EP #111

Alcohol & the Global Burden of Disease

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In this episode of the “Alcohol Minimalist” podcast, host Molly Watts discusses the complexities of alcohol consumption and the challenges in interpreting scientific research. Broadcasting from snowy Oregon, Watts explores the nuances of recent studies and guidelines, particularly focusing on a controversial Canadian report, dissecting the impact of alcohol on social connections, mental health, and overall well-being. Watts and her guest, Monica, emphasize the importance of considering individual differences in interpreting research findings, encouraging listeners to critically analyze reports and make informed decisions about their alcohol consumption. Throughout the episode, Watts promotes the idea of minimizing alcohol intake, reassessing perceived benefits, and taking charge of one’s relationship with alcohol to align with their well-being and peace of mind.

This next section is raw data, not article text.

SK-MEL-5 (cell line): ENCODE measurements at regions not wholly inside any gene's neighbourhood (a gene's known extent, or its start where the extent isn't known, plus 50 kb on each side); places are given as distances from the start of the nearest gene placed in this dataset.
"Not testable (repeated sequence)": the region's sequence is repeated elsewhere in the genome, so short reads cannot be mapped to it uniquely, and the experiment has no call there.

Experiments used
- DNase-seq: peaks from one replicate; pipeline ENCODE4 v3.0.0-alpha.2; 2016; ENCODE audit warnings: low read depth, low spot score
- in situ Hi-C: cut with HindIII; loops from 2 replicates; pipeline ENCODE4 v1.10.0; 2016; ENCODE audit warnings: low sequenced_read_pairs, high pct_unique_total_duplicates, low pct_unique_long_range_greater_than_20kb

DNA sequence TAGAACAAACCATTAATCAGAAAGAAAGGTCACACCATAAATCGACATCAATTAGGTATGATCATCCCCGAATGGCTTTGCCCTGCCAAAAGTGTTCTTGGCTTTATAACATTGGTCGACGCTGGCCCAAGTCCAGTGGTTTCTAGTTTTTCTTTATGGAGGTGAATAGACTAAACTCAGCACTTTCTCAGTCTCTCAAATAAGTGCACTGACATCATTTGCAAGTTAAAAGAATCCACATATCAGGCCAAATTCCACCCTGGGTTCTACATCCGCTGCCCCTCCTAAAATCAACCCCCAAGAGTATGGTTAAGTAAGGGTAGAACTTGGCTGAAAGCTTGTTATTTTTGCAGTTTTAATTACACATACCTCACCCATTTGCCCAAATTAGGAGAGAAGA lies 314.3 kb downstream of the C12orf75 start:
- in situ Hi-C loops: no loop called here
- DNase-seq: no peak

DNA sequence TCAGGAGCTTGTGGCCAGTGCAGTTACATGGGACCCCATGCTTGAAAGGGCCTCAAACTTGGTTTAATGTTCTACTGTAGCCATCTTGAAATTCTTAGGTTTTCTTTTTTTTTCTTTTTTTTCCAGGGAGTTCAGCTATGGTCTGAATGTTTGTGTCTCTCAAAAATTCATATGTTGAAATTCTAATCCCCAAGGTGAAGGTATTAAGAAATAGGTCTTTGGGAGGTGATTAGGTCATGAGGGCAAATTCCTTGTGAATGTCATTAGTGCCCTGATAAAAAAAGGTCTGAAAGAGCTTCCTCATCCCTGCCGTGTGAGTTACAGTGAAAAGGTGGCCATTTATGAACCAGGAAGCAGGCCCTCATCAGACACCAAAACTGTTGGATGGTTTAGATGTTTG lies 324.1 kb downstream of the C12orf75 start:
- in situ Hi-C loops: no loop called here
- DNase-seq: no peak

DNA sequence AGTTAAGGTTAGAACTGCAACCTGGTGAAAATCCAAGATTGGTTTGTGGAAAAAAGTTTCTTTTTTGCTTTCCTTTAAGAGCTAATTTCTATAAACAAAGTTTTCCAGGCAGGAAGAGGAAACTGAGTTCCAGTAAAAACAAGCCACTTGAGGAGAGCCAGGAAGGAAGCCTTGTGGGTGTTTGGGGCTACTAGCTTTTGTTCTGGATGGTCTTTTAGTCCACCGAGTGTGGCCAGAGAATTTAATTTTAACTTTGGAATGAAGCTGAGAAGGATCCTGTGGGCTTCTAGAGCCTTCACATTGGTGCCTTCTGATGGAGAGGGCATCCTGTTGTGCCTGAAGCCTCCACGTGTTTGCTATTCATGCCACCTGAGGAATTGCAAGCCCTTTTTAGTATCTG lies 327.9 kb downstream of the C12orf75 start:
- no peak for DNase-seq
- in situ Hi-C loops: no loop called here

Hey, it’s Molly from alcohol minimalist. What do you do in this October? I would love to have you join me in my more sober October challenge. What do I mean by more sober October, it simply means that we’re going to add in more alcohol free days than you currently been doing, whether that’s one or two or 31. It’s up to you, you get to set your own goal and that’s why it’s more sober October. You can check it out and learn more at get got sunnyside.co/molly It’s totally free. I’ve got grises I’m going to be going live every week to announce the prize winners. And it’s just going to be an awesome event. So I would love to have you join me. You can learn more at get.sunnyside.co/molly and you can get registered today. Welcome to the alcohol minimalist podcast. I’m your host Molly watts. If you want to change your drinking habits and create a peaceful relationship with alcohol, you’re in the right place. This podcast explores the strategies I use to overcome a lifetime of family alcohol abuse, more than 30 years of anxiety and worry about my own drinking and what felt like an unbreakable daily drinking habit. Becoming an alcohol minimalist means removing excess alcohol from your life. So it doesn’t remove you from life. It means being able to take alcohol or leave it without feeling deprived. It means to live peacefully, being able to enjoy a glass of wine without feeling guilty and without needing to finish the bottle. With Science on our side will shatter your past patterns and eliminate your excuses. Changing your relationship with alcohol is possible. I’m here to help you do it. Let’s start now. Well hello and welcome or welcome back to the alcohol minimalist podcast with me your host Molly Watts coming to you from it’s a snowy Oregon this morning. Just a little bit a dusting of snow here in the hilltops. And but I mean last week, we had like a 60 degree day a couple really warm sunny days. And now it’s snowing. Not for long, but wow. Just the the difference in just a few days. What a difference a few days can make. It’s winter. It’s still February. I don’t hold out much hope for anything but rain coming. And that’s okay. I’m gonna stick I’m gonna stay here anyway. I have a prize winner this week. If you would like to be entered into the prize drawing for some alcohol, minimalist swag. All you got to do is leave a review of this podcast wherever you listen to podcasts, or leave a review of my book breaking the bottle legacy. wherever you happen to pick that up. I will find you you will get entered into the drawing and this week’s winner is en Marino 912 N Marino 912. If that is you. You can email me Molly at Molly watts.com. Let me know that you heard your name and you were the prize winter. The review was this coming at you from a somewhat sunny Hartford Connecticut. I need to ask y’all is this podcast a clown in a sewer? Seriously, because it’s seriously it? I can’t tell you how many times I’ve really listened to these episodes. Each one gives me a kernel of truth that I hold close every week. It feels good to be seen in the podcast world. Thank you, Molly, for your research and compassion. Can’t wait to read your book. Well, and Marino I hope you did read the book. And thank you for your kind review. I think it’s a kind review. I wasn’t even sure what a podcast decline in the store. I don’t know what that means. I love the fact that you left a five star review and thank you for your kind words. on to this week’s show. I am joined again by friend of the show and my friend Monica Ryan Akel. Monica is a licensed nutritionist. She has a Master’s of Science in Human Nutrition. And she’s also a trained opera singer if you didn’t know, which is why she hosts a very long standing podcast called The nutrition diva podcast. And I listened to nutrition diva all the time. And recently, very recently, Monica had an episode on alcohol. It was actually inspired by a listener question for her. And so it was she kind of did a deep dive into a recent recent report that came out in the end of 2022. And so I wanted to have her back on the show so that we could talk about that and talk about the really great work that she did for her episode. I’m going to link everything in the show notes so that you can find out Everything that we talk about, as with all of our conversations, you know, I don’t know that there’s anybody else that I have the same kind of rapport with in terms of having a guest on the show. It’s more like two people, you’re kind of dropping into a friend’s nerdy conversation about some of the things that Monica and I both see eye to eye on, and sometimes, you know, have a friendly disagreement or not disagreement, but we challenge each other’s views on things. So you kind of get to be a part of that when we turn on the microphones and chat. Here is my conversation with my latest conversation with Monica. Rai Nagel. Hey, Monica, thank you so much for coming back on the alcohol minimalist podcast, I am super excited to have this conversation. I wanted to share your brilliant episode. I think it’s brilliant, because it’s talking all about things that are near and dear to my heart. But it was really a great episode, this recent episode on nutrition diva, and we’ll talk about that a little bit. But you kind of had somebody come to you and ask you about the questions that I get all the time about whether or not alcohol is good for you, bad for you. And what’s the current thinking there? And so that kind of took you down a rabbit hole, and I want to talk about that. So welcome back to the show. Miss, it’s always it’s always great to be with you, Molly. Hi, alcohol. minimalists. Good to see you again. Yeah, absolutely. So okay, so tell me about the genesis for your the episode that you did on nutrition data? Well, we had this new study come out right at the end of 2022. That was part of the Global Burden of Disease Study Group. This is a consortium an international consortium of researchers that it’s not just one study, it’s an ongoing study, a rolling study that they’re constantly adding to and updating. And they released a new analysis of the impact of alcohol consumption on mortality risk. And it seemed to sort of reverse direction from the report that this very same group brought out in 2018, which in and of itself seemed to be a reverse of direction. I think whenever people see this kind of whiplash going on, about whether you know, it’s safe, it’s not safe, how much safe there’s a lot of confusion comes up. So I wanted to just kind of explain why we’re seeing what seem to be big changes in the science. It’s not actually big changes in the science and we can we can get into that yet. I just thought it was worth kind of digging into. Thank you for saying that you loved this episode, because it is very, it’s very nutrition. nerdy, you know, we really get wonky. Well, you and I are you and I line on our science nerdiness? Well, right. And I have to give my audience a lot of credit and your audience for a lot of credit for will being willing to go there with us. And yeah, settle for the headline, right? There’s always so much more to say, than that neatly packaged up bromide that that ends up at the top of the page. Yeah. Oh, bromide, big word. You know, that’s, again, that’s kind of another reason that I wanted to have this conversation with you now, because I just talked about on my podcast episode, this last week, the report that came out in Canada just this month, that is going to be impacting or is meant to inform the Canadian government’s new guidelines on low risk drinking guidelines. That’s what they call them up there low risk LRDG low risk drinking guidelines. And the report that came out was very strong, very dire. It sounds very, and the way that the news was presented, basically made it sound that if you drink anything more than two standard drinks per week, you’re you’re pretty much just, you know, cascading down a hill of associated risk, just get out the shovel and start digging. Right. Right. Right. And so, you know, and there’s a whole bunch of considerations up there. The fact I think I you know, I mentioned to you it’s, you’ve got the the report coming out, you’ve got the Canadian government now going to be making diet dietary guidelines that are supposed to align with people’s overall health risks. And then you’ve also got the Canadian provinces who actually are the ones that regulate and sell alcohol. The provinces themselves are like, Huh, interesting. We’ve got this report out there that basically tells everybody not to drink any alcohol ever, and or to be very minimal about it right to drinks or less, or you’re going to have associated high risk or associated risk issues. And we’re the ones that are selling alcohol and we counted a lot of alcohol sales to keep our provinces going. This could be problematic. Well, you know, when a provinces port standpoint, well, right but you know, in a Perfect World, revenue from product sales would not be influencing public health guidelines. But of course, we don’t live in a perfect world, we live in a political world. And even among the groups of scientists who huddle to come up with these recommendations, there is not perfect agreement on what that final recommendation should be. They are making decisions about what to include in their consideration what to exclude for various reasons how to balance factors that may not be directly waivable against one another. They’ve got to make some judgment calls, you know, how big a consideration do we want to how much do we want to take this factoring to consideration versus that factor? So even among the scientists before it gets escalated to that level of politics and government? Right, there’s not perfect agreement. And I think that for people outside the sciences, there is this idea that scientists will sit down with a data set and a question and turn a crank, and come up with an answer that they all 100% agree with. And that is incontrovertible fact. And that’s not really the way science works, especially like a messy, wet science, like human health and biology, you know, where you have so much variation and so many, you know, confounding factors. So so we should probably just start by saying that even when a scientific advisory committee hands up a report, you can bet there were some people on that committee who weren’t happy with where they landed. Yeah, yeah. And as you mentioned, confounding, right confounding things, they the the things that go into anything that’s going to make science messy, right, so we’re looking for this answer, and I talk all about all the time about this idea is any amount of alcohol safe, right? Well, scientifically speaking, the baseline answer is no, there is zero amount that can be physically determined, safe, right? But well, actually, I’ll just put that right there. Because up until 2018, which was when the previous Global Burden of Disease study came out, the generally accepted wisdom, which is still what is reflected in the United States dietary guidelines was that moderate consumption of alcohol by which they get here in the US anyway, they mean, one drink, no more than one drink per day per women to ferment was considered harmless and there was even flirtations with this idea that it might actually be kind of good for you, you know, good for your heart. It really was only in 2018, that this idea that no amount can be considered safe, started to be bandied about. And that came out of that 2018 Global Burden study. And now, in this 2022 iteration, they’ve come back and said, well, actually, for certain groups of people, a low amount of alcohol is essentially equivalent to not drinking at all in terms of your disease risk. But we should talk a little bit more about what they mean by risk and what they mean by certain groups and all of that. So if you’re having if anyone listening is having trouble keeping track of where we’ve painted this tail on this donkey, it’s certainly not their fault. I mean, it has been a moving target. Right? I would still say that the from a, just a sheer toxin known toxin and the what, than all alcohol is to our systems, right? So I’m not talking about global burden of proof. I’m just talking about the idea of ingesting something that is a known toxin, right. So if we look at it just from that strict chemical outline, right, there is no safe amount of toxin that you’re going to want to take into your body period that that side. But yeah, I see her she’s raising her finger looking at me like Wait, what am I wait a minute? Well, I mean, of course, the first rule of toxicology is the dose makes the poison dose, we have to just acknowledge there are several ways they’re not only harmless at lower amounts and toxic at higher amounts, but there are also substances which are beneficial in lower amounts, and higher at toxic amounts. And up until recently, that was the category that alcohol was basically put into. But I also think I’m sorry, I haven’t let you finish a single sentence. So by the way, welcome to modernize world, folks. This is the kind of conversations that we tend to have. That’s right. It’s just been one long conversation for the last two years. Yeah. Every once in a while we turn on the microphone and record a little bit for you guys, but it goes on behind the scenes. But no, you I think you were making the point like okay, let’s just be clear. This is a toxic substance. It’s been rated as a class one carcinogen. So we’re really just talking about balancing benefits and risks would that be fair to say? Yes, and I think that the that the the thing that I would say is there has been, it’s been pretty well scientifically proven now that there’s no benefit to adding alcohol into your life, if you’re not already consuming it, right? So there’s no, there’s no protective benefits from it, it is. So in any way, shape or form, we need to be looking at ways to minimize it in our lives as a if that’s the case, then we have to assume that there’s some associated risk with it. That’s my, I guess, my global take on on ingesting alcohol? Sure, sure. Not, and so then take that out of the equation. And so then there’s Yes, there is, then you have to balance out your own personal risk, which is going to be based on and I say this all the time. Every time you’re your own independent experience with alcohol, right is really your own personal petri dish, because we all have a different makeup and are in everything that comes into play with how we metabolize alcohol is going to impact. So our age, our weight, our gender, our how much sleep we’ve gotten, how stressed out we are all of these things, how much food we’ve had, that’s all going to go into that independent and how much Oh, on an ongoing basis, how much alcohol we consume, all of this goes into each each time that we drink alcohol and and how it impacts us independently. Okay, but let me just introduce this idea that there are some effects that we can observe. So we can run this little experiment on our own little petri dish, and we can take notes and we can keep track, how do I feel after two glasses of wine versus one glass? How am I sleeping? How does my skin look, whatever, we can observe those effects, and we can make decisions based on them. I would also argue there are other effects that alcohol may be having in our system that is harder to observe the where risks may be accumulating over time, we cannot necessarily see or even feel the fact that our liver is beginning to accumulate little fatty deposits, because it’s having trouble processing the alcohol plus the food that we’re eating. And so as a as a backstop, it’s just going to go ahead and store some fat there in the liver. We can’t see that happening. Right. We’re feeling that that’s symptomless. And of course, eventually, that can progress to the point where we start to have Fatty Fatty liver or other you know, kind of important consequences. So, and that’s just one example. There are some effects of long term consumption of alcohol that might be harder for us to see. And that’s why I think people are looking at these risk estimates. Like, tell me what happens after 10 years, 20 years, 30 years, is my current consumption pattern safe? I don’t want to find out when it’s too late, that these consequences were accumulating, and I wasn’t aware of it. Right. Okay. Yeah. Fair enough. And I think that, you know, that’s the difference between news that’s reported about alcohol and us trying to break down everything, you know, all of the information. And you and I definitely, we agree that giving people a more neutral and scientific and expansive idea of where this information comes from, and what it really truly looks like, and global risk assessment. So let’s talk about that, because it’s a little bit also, I just want to say this straight up, folks, what is what is true on a global basis does not necessarily mean that it’s true for you, right? And I think you were kind of saying that Monica, but you have to, I mean, we want to take in all this information, we want to use it to inform our choices, but we can’t just automatically assume that that’s exactly what’s going to be our outcome it is just doesn’t work that way in life. And with really anything you’re ingesting, will write or with any risk assessment, because any risk is a probability. It’s not a prediction of what is going to happen. But what happened in this latest iteration of the Global Burden of Disease study was that they did get a little bit more granular instead of just lumping every person in the entire globe into one big risk pool, and seeing how alcohol consumption correlated to all cause mortality risks. And that means your risk of dying of anything at all, in a given time period, usually in a given year. They put everybody in one big risk pool, and and back in 2018, they saw like, yeah, actually, there’s no level that is not associated with some increased risk of mortality. Okay, what they did this time, though, is instead of putting everybody into one giant risk pool, they broke it out by region of the globe, by age by sex, and they started calculating the risk for these different groups and a much different picture emerged. And you can imagine why you know how different the consumption of alcohol plays out depending on the background culture and your age, and you know, the everything else that goes into your lifestyle, and that is invisible in a global risk pool. So when they did that, they could see that the amount of alcohol that was equivalent to not drinking anything at all, varied from zero, up to, you know, two, or in some cases, in some rare cases, you know, three drinks a day, those populations still had the same risk as people who didn’t drink at all. That’s a much different story, isn’t it? And then, of course, your question is, Okay, where am I on that chart? It’s a, it’s a chart that you’re going to really take some time looking at, folks, let me tell you that, yeah, we’ll give you the link, you can look yourself up and see what amount is correlated with your sort of what would they call non drinker equivalents? And I think that’s what we’re looking for, right? What amount I could I feel safer, safer, consuming. And you’ll see, it’s, it really depends on how old you are, what sex you are, and what part of the globe you live in. And that’s just reflecting all of those different background variables. But the the real, the punchline of the whole thing was that for younger people, there really is no amount of drinking that has zero impact on their risk or risk, right, all cause mortality, the older you get, the more likely you are to be able to justify maybe use that word. one drink a day, you know, as as being relatively low risk. Right? Just it’s just what did you take away from that? It’s just line and it’s in line with other risks? That’s I think is the is the key is that it’s like, right, it’s not, I think that we are looking for ways to frame it, or people are wanting ways to frame it that because it’s a it’s a risk that you take, you choose, right? What does that conflict with? They call it discretionary or voluntary? So there’s, yeah, I mean, it’s voluntary risk, right? So you’re making the decision, right? So there’s voluntary risks. There’s other things like air pollution, like we can’t really do anything about like we can’t control, right. So there’s voluntary risks versus non Vult, voluntary risks. So. So yeah, I was not surprised by the global burden of risk disease, I share in my ebook from Dr. David Nutt, and it’s kind of along those same lines, it’s like, what I think is most important, and the thing that irritates me about the candidate thing and about, about what I really wish the message was, because I think it’s so much more important is the significant benefit that people would get from reducing their intake from 35 to, you know, from 25 to 40 standard units per week, if they got down to the two to 10. area, they would actually see a huge decrease in their risk profile, a huge increase in the benefits to them. And that part is where I think that, you know, that Canada has kind of missed the boat, and this particular study does, it really does a good job of helping people quit that global risk into perspective, I still think we could do a better job in really letting people understand the and you talk a little bit about it in that episode about the J curve, right. So it’s a dose dependent, and about how the biggest benefit that people really will see is if they would reduce from taking those higher risk levels that are absolutely associated with increased mortality risks. You know, it’s a great point, you know, here we are obsessing over whether it’s point eight or point nine or 1.2, you know, drinks per day, that might constitute or be defined as low risk or no risk, is really not addressing the problem, that problem is at the upper end of the curve, and the and the potential benefit in terms of lives saved and person years is, you know, spared is in moving the people at the highest end of the curve, anywhere lower down that curve, even one step lower down that curve has a much more profound impact on global burden of disease, and more importantly on that person, that individual’s health and well being and longevity than us, you know, trying to decide where to put that decimal point, you know, on the on the zero risk end of it. And the other thing that I really appreciate that David Nutt brings to this discussion and I loved your your interview with him, it’s been over a year now I think that he’s been on that it was one of my favorite episodes, like almost two years. I think now, you know, one of my favorite episode still think about it. And one of the things I really appreciate that he acknowledges, and I’m sure there are people who push back on this, but he acknowledges like we get as social animals hate Right, we get some benefit from alcohol. It’s Is it essential? Absolutely not. Is it available to us? Obviously, it is. And we do get some some benefits from it. If we are not willing to acknowledge the fact that some people do I receive those benefits, then I feel like we’re tilting at windmills, windmills, you know, because we’re trying to balance these risks against benefits that we’re not willing to acknowledge. And how do we, you know, what kind of arithmetic can we do there? What kind of algebra can we do if we’re if we’re unwilling to even like name the denominator? So, so I so I appreciate that he brings that acknowledgement that like, Yeah, is it the is it good for you? No, but does it might it make your life a little bit warmer, a little bit more sociable, a little bit more enjoyable? And could that be reconciled with a low risk approach? He and you and I believe yes. Just a quick break to talk with you about Sunnyside. You hear me talk about it on the podcast and truthfully, I have so many students and group members that share with me how Sunnyside is their preferred tool. It helps them build their healthier drinking habits and really create that peaceful relationship with alcohol. It’s a tool that I feel very confident in recommending. And the Sunnyside team has recently in September launched a new iOS app. And that iOS app is going to just enhance the existing text message experience. It makes it easier to build healthier drinking habits for anyone looking to cut back or simply drink more mindfully. The new Sunnyside community is also available only in the new iOS app. And it gives you access to an engaged community of like minded people who are also on a journey to cut back on drinking and build healthier drinking habits. It’s a safe private space. And you’ll get access to inspiration and advice from Sunnyside members as well as coaches. I encourage you to go check out Sunnyside go to www.sunnyside.co/molly to get started on a free 15 day trial. That’s www.sunnyside.co/molly. I’ve read and shared a little bit of information from somebody a professor up in Canada that’s that actually is a historian on the regulations of alcohol and things like that. And his take on this whole Canada thing was the same it was like there has been studies on the the positive benefits for longevity on connectiveness. Right on on forgoing social isolation. Okay, so let’s just extrapolate that isolation. They they say it was they they said it in the United States was like the equivalent of smoking two packs of cigarettes a day, right on the impact on morbidity, isolation and loneliness. So if you look at it that way, there are people that that count on going to their local local pub across the world and making connections with people. Now. That connection now, of course, over drinking in excess of drinking is not going it’s not an answer, it’s going to offset any any positive impact, right? But you cannot on a global basis on a cultural basis on a historical basis. Ignore the role of alcohol in terms of social connectedness, and that in and of itself, again, social connectedness, increases longevity. So right, it’s kind of right. I mean, we should say you don’t have to go to a pub define social connectedness or go to church choir rehearsal instead. No, but but but it is. exist. Right? It exists, right. So I think the thing that I, that I, again, get get frustrated by is, is the messaging that comes out when these reports come out a lot of it and certainly happened in Canada, they created this color coded chart, right, and low risk look, you know, green and then But then you get to yellow when you’re in the moderate risk. And then high risk was, you know, purple and red. And it’s like, very alarming and very dire and the the words that they used, were very they just did not paint a true picture of what they were really talking about. Like they they just very generically said that if you drink three to six, or you know anything, yeah, three to six drinks per week that you had an increasing risk of cancer and heart disease. Now, if you go into the body of the report, that increasing risk was they even say like, in very big red letters, increasing risk 100 times increase, increased risk for larynx cancer. All right? Well, larynx cancer is got one of the lowest incidence of overall cancer rate in, you know, at all, and it’s mostly smokers who had happens to, and your your increased risk for cancer went from like 0.00197 to 0.197. You know what I mean? It was like that. And it’s so it’s like, so people are gonna get this message that, oh my God, I’ve got an increased risk of cancer if I drink three drinks per week instead. And so what I fear is that mindset of well, I’m screwed anyway. Can’t do it. So what’s the point? Well, yeah, I am thinking about what the desired impact of this messaging and these regulations in these guidelines are and whether they are achieving it. I mean, for all of the the press that goes on and and does it actually change behavior? Do people actually make decisions based on those guidelines? Maybe they worry a little bit more, maybe they they joke more, you know, maybe there’s a little bit more gallows humor that’s associated with it. But does it actually impact the decision making? And if not, how might we impact the decision making? And I noticed from my study of behavior science, that when you make a change, unreachable, unattainable, you really demotivate people to take any action whatsoever. You know, if I don’t believe that, I’m able to do what you’re asking me to do. I’m not going to try, I’m not going to be motivated to do it. I know for a fact, I have a coaching candidate, I mean, a coaching client in Canada, who I had a session with, after this report came out, she’s been working with me for six months, she’s done. Fabulous work has gone from drinking that, you know, 35 to 40, drinks a week, down to six to 10. And that report came out and she was like, Oh, my God, well, I’m an English teacher. Yeah, I’ve exactly what’s her exact thought I have accomplished? Absolutely nothing. All this stuff that I was feeling so good about everything that I was doing. And now I just it feels like it’s all for naught all because this report came out it came out on the news, right? So her, her the, her takeaway was, Oh, my God, they’re telling me that I’m that I have, because I can never imagine. I still can’t imagine only having two drinks. I’m just, you know, it’s, it’s terrible. And we went, of course, we weren’t we worked all through that not only did I you know, send her the report, because I wanted her to read it so that you because, again, if you get down into the nitty gritty of it, and I’m not saying please do not hear me in any other in any other way, there are the association between increased alcohol and alcohol use, and cancer is something that you got to take into it, you know, account, that it depends on who you are, and what you’re drinking and how much you’re drinking, whether you’re a woman, all of that matters. And so to just make a generic comment, that three to six standard drinks increases your risk for cancer and heart disease, makes it sound really frightening to people when it when the when the data may just be that. Yeah. Okay. Are you really at risk for developing larynx cancer? Probably not. Right, I think the question isn’t so much is that a true statement or not? But you know, is it motivating? Or is it helpful? You know, and if not, is there another statement, that could be just as true, but that would be more helpful, more motivating, and actually helping those people who would benefit most from reducing their consumption? Do that. And when we were talking before about the most benefit could be from the people who are at the very top end of the curve moving down a little bit? How do they feel when they hear those guidelines? Right? Is there any point in their doing anything at all, and I see the same thing in the world a little bit closer to my domain of weight management, there is so much messaging about how bad for your health it is to be overweight? You know, God forbid, obese and the stigma attached to that blame and shame attached to that. And it’s all based around this, this idea of a healthy way to normal weight. If I’m somebody who, who doesn’t feel like it’s ever going to be possible for me to attain to attain what the authorities have designated for me as a healthy weight or a normal rate. Is there any point in me trying? Yes, there absolutely is a huge benefit. Even if you are still quite overweight, reducing your weight by 5% of your body weight, no matter what weight class you end up in at the end of that, that trajectory. You You will have significantly impacted all of the health conditions that we are most worried about being negatively affected by overweight and obesity, ya know, heart disease risk and cancer risk and blood sugar regulation, you do that with a 5% reduction in body weight. But for people that are all they’re hearing is you need to lose 150 pounds in order to be considered healthy or normal. It’s demotivating. And it’s not true that that that’s what they need to do in order to reduce their risk, and bring themselves into like really quite a manageable risk category. Right. And I think that’s the whole thing with with, you know, that we’re saying about alcohol, if you are consuming at those higher risk levels, right now, if you’re consuming alcohol, and you may not have even known they were high risk levels, right, because that’s, again, a lot of times we haven’t really people in when they’re just coming to my work, they aren’t even aware that how much they’re drinking is really associated with being high risk, right, or being on that on that, that that excessive alcohol use, I talk about low risk. And I said this in my last week episodes, the low risk guidelines that I talk about are based on not developing alcohol use disorder, they are not about avoiding alcohol related consequences when it comes to disease state because quite honestly, as we’ve just very, you know, at length discussed, it’s, it’s hard to get a number beyond zero, that’s going to be that’s going to actually be accurate for everybody, it just probably doesn’t exist. And we are missing numbers one to 1.2. What I can tell you is excessive amounts of alcohol, it is dose dependent, as Monica pointed out earlier, any toxin that’s going to be the case, the more you ingest, the worse off, the worse your body is going to the worse consequences for your body. And some of these consequences, we really don’t know over time could be building up, we can’t, you know, open up everybody and check and see what’s going on, in our insides to know what risks we may be, may be experiencing. And that’s why it’s always good to balance what you hear on the news, try to take in information from trusted sources and get to the bottom of it. But at the end of the day, you’ve got to look at your own self and at your own life in at your own risk factors and decide how much risk tolerance you have for anything that you are going to be you know that is voluntary risk. Well, so yeah. What else can I What are you What else? Anything else? Any parting thoughts? Again, this is just another episode of Molly and Monica is conversations, folks, you can see we almost you know, we we appreciate one another’s perspectives. And so the science of alcohol is a little bit tricky for me, I, one of the things that I want to make sure people hear as well. The science on alcohol is not like the science that Monica says like in terms of nutrition, a lot of the things that we know and can learn about nutrition, because we cannot isolate people and only have them drink alcohol, there are no double, no double blind placebo controlled studies in humans, for alcohol. So everything that we talk about from from alcohol is always associative. And it’s always observational. These are not the gold standards in science, right? They’re not the gold standard and how we understand things about science. And so that’s another whole piece of this puzzle, even in these meta analysis that were a part of the global disease, none of the science comes is is pure science. It’s always associative, right. So that the even the results that they’re analyzing, yeah, it’s not experimental. And, and the all of those analyses that we were talking about today, were again on all cause more mortality, they were not breaking things out by various causes of death, whether which could include everything from automobile accidents, to suicide, to breast cancer to heart disease. And of course, when you look at the relationships between alcohol consumption reported alcohol consumption, we should say, right, right. That’s the other part of it. Right? We just have to take their word for it. Right. And people generally under report, right? If we were to look at the the relationships between reported alcohol intake and all of the all of the different ways unfortunately, that human life can come to an end, we would also see much different pictures and associations. So this is really just kind of a summing it up at the at the most general possible level. I guess you asked if there was anything else that I wanted to add, and, you know, we’ve talked a lot about how we assess risk and how important it is to understand I love that you brought up we need to understand our risk tolerance. It’s not just our risk factors, which may include our age and our genetic history and our own history of disease and other aspects of our lifestyle, all of those are going to interplay with the with the risks of consuming alcohol. But we have to assess our risk tolerance, that’s something that definitely cannot be summed up in anybody’s meta analysis. Right? Right. And then we’ve implied this, but maybe it’s worth just stating a little bit more overtly, we’re weighing those against the benefits. So maybe we could just take a second and talk a little bit about the benefits and the perceived benefits. And the value of actually looking at those and making sure that what you are perceiving as a benefit or believing as a benefit, or listing to yourself as a benefit is a benefit? Because I think sometimes there’s a little bit of unpacking to do there as well. Oh, 100%. I mean, I think that’s where people start with me is, I had at least that’s where I started myself, right? I had a lot of beliefs about alcohol, that were just fundamentally not true. I believed that it helped me unwind and de stress. And I did not understand the neural chemistry that was at play, in terms of actually creating a rebound anxiety. Yeah, I think a lot of people believe that alcohol helps them create more intimate connections to other human beings. And there’s a degree to which that may be true at that very, very low level, there is kind of an expansiveness, and, and a, you know, a willingness to, to connect socially, just one of the values that that alcohol has played in our in our evolution as human beings. But it doesn’t take very long before, before alcohol consumption starts to be more isolating than connecting. And yet, even people who have been isolated by overuse of alcohol or have isolated themselves in order to maybe cover up their their use of alcohol, still believe that it is important, because it makes them feel connected or right, you know, to their partner, or, you know, to their friends or something. So, yeah, there’s, there’s a lot that can be looked at and assessed and investigated, which is what you do so well, Molly, in terms of what we put on the benefit side of those scales, when we’re weighing benefits and risks. So really, we talked today about being a little bit more discerning about how we’re going to assess risk and, and, you know, getting the best possible information that we have. But yeah, that other side of the scale also deserves some, some investigation. Yes, well said. I am going to link Monica is much more I think Monica is episode on Nutricia diva was just brilliant. On this whole she was if you haven’t noticed already, folks, Monica is more more concise than I am more succinct than I am. And she’s she gets down to it. And it’s very informative. The nutrition diva episodes, if you’re not familiar with them are very short, sweet, and I get so much out of them. So thank you for them. That is Yeah, and so I really highly recommend listening to it and getting it’s it’s such great science most and, and, of course, I love it. But this particular one on alcohol, of course, was very was great for those of us that are interested in keeping informed and understanding. And I will link in my show notes, not only the chart that that Monica, the study that we were talking about the 2022 global risk assessment meta analysis of that, I’m also going to link that Canada report because I want you to look at it and read it folks, I want you to really dig into it and and see where the science really came out on it. And also remember that it was a meta analysis of many different studies, and you can actually in the body of it, you can link to and see all of the studies that were included. It’s pretty interesting, when you look at that, the numbers on you know, they had studies that had 25 people, they had studies that had, you know, zero to 18 year olds. Interesting. Interesting. So, I mean, it’s what I mean, it’s just very, it’s worth exploring. At the end of the day, I would come down on the side that minimizing alcohol in your life is is a good way to go because there are benefits that you probably think you’re getting that aren’t actually true. And there are associated risks with higher x with higher drinking levels. And when we can bring those down, you’re going to you’re going to see benefits both I think in your in the acute short term of your life and really in the in the longevity as well. Yeah, and you know, it occurs to me that low risk drinking guidelines are in that same category with horseshoes and hand grenades were close to audibly counts. It is close does count. It does count. It should count counts. You know, certainly sure she’s important. Yeah. Thank you for coming on again and for putting up with my, you know, the well, I don’t know what it how would I generalize or, or characterize our conversations? I was just thinking I don’t have these kinds of conversations on anybody else’s podcast but I think it’s because we are, you know, kind of having this conversation all the time in the background. When we turn on the microphones, we just, we forget that they’re on. Yeah, so excellent. Thank you for being here and everybody. I will link everything in the show notes including a link to nutrition diva as well. Thank you Miss Monica. Right Nagle. Thanks, Molly. Bye, everybody. Thank you for listening to the alcohol minimalist podcast. This podcast is dedicated to helping you change your drinking habits and to create a peaceful relationship with alcohol. Use something you learned in today’s episode and apply it to your life this week. Transformation is possible. You have the power to change your relationship with alcohol now, for more information, please visit me at www dot Molly watts.com